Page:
The Algebra Of The USBPosted: April 28, 2014
Consider the USB.
You know what I’m talking about, right? The handy port and connectors that allow you to connect your printer to your computer, your iPod to your car and your satellite box to your television. I’m pretty sure that these plugs and ports can connect anything. Maybe all that’s needed to create a permanent peace in the Middle East is a long USB cable between Israel and Palestine.
The USB solves a lot of problems. But perhaps you’ve realized, like I have, that the USB causes a lot of frustration. Do you remember the last time you connected one of these plugs on one try? Probably not. I’ll bet it usually takes you several attempts to get the plug lined up right.
Break Out Your Slide Rules, Kids
It seems to me that the chances of connecting a USB cable and port should be about fifty/fifty. The plug can only be in one of two positions – face up or face down. Let’s do the math on that:
Where x = the number of USB ports
y= the number of reasonable ways you can try to get the plug in the socket
z = the chances that you’ll get the plug in the socket in one try
So if we have one USB port and one USB plug which fits the port one way but could reasonably thought to go in that plug two ways, our equation looks like this:
According to that formula, at least half the times you try to plug your printer in to your laptop that plug should just slide right in to the port. But we all know that doesn’t happen. In fact, if you try to plug in a USB, find yourself unsuccessful, turn it over and try again the chances are better than fifty/fifty that second attempt will also fail.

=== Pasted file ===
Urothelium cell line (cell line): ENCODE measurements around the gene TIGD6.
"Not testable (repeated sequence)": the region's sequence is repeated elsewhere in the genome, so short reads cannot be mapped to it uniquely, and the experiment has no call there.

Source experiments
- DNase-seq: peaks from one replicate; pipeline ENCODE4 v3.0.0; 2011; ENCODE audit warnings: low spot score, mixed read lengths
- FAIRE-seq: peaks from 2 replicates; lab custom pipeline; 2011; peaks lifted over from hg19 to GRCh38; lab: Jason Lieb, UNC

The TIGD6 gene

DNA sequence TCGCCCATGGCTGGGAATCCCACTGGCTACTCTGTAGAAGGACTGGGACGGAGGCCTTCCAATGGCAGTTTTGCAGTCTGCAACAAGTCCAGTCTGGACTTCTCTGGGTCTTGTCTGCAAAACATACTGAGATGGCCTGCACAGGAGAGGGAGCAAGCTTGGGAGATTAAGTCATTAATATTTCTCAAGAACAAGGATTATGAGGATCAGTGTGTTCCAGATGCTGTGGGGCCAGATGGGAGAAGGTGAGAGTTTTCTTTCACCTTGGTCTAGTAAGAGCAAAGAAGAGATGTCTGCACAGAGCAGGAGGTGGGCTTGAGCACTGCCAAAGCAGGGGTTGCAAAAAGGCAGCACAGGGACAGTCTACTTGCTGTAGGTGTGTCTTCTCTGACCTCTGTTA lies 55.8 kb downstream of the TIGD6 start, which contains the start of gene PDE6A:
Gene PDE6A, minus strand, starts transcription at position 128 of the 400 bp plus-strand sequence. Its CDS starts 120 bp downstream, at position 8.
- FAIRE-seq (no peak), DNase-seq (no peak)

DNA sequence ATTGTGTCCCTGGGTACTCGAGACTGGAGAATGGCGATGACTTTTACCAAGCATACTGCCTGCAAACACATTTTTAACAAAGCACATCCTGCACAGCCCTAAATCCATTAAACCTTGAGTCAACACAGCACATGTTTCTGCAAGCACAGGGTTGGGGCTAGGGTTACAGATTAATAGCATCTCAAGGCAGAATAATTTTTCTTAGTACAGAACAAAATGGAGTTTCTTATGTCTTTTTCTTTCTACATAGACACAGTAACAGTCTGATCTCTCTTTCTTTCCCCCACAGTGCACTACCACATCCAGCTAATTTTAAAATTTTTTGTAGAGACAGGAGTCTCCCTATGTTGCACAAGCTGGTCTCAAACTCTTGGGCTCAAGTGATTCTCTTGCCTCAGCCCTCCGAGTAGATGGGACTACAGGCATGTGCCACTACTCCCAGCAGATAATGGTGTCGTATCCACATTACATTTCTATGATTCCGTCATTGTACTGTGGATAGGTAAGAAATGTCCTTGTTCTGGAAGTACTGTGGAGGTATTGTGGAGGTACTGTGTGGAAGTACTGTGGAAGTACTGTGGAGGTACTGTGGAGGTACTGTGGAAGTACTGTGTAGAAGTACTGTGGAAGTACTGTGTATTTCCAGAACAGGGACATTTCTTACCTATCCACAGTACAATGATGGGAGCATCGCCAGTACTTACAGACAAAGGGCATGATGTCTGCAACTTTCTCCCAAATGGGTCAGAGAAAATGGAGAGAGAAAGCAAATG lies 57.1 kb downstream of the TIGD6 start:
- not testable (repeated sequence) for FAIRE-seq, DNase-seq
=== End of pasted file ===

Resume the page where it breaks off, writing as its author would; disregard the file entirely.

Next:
That Should Be Enough. It Isn’t.
Obviously the x/y=z formula does not take into account other factors that required to successfully make a USB connection. To better help you understand why this seemingly simple process is so challenging, I wrote down what it took for me to connect my iPod to my car on several different occasions. The difference in the mathematical formula I developed based on my scientific observations of myself is startlingly different:
I told you it was startling; maybe next time I say that you’ll listen to me.
Not all of you are acquainted with algebra in the same way that I am, so I’m going to reveal the factors represented by the letters in the new, more accurate formula:
The number of USB ports (x) divided by the possible number of ways the plug could fit the port (y) multiplied by the sum of frustration and anger expressed at the inevitable failed first attempt divided by the urgency with which we attempt to make the USB connection multiplied by the factor created by the square root of the uses of the f-bomb divided by the uses of other curse words equals infinity.
Yes, my little mathematicians, no matter what numbers you put in for the factors in my formula, the result is always the same – infinity. It is infinitely impossible to know how many attempts it will take to successfully connect a USB port and cable. Even when you factor in issues that might affect the results – frustration, urgency and the severity of cursing – it is impossible to predict the likelihood of a swift connection between two devices using USB.
How can this be? There is only one explanation. Biology.
USB ports are living creatures which feed on the energy generated from human frustration. When our first attempt fails, the port flips itself to defeat our reasonable thought that turning the plug over will bring success. The port does this over and over again until it is both sated and exhausted. We are able to get the plug into the port when the port no longer has the energy to gorge itself on our frustration.
So in the end, I have explained the biological origin for your frustration with USB connections via algebra.
Or does the fact that I can use math to prove biology explain why all my high school math teachers became alcoholics?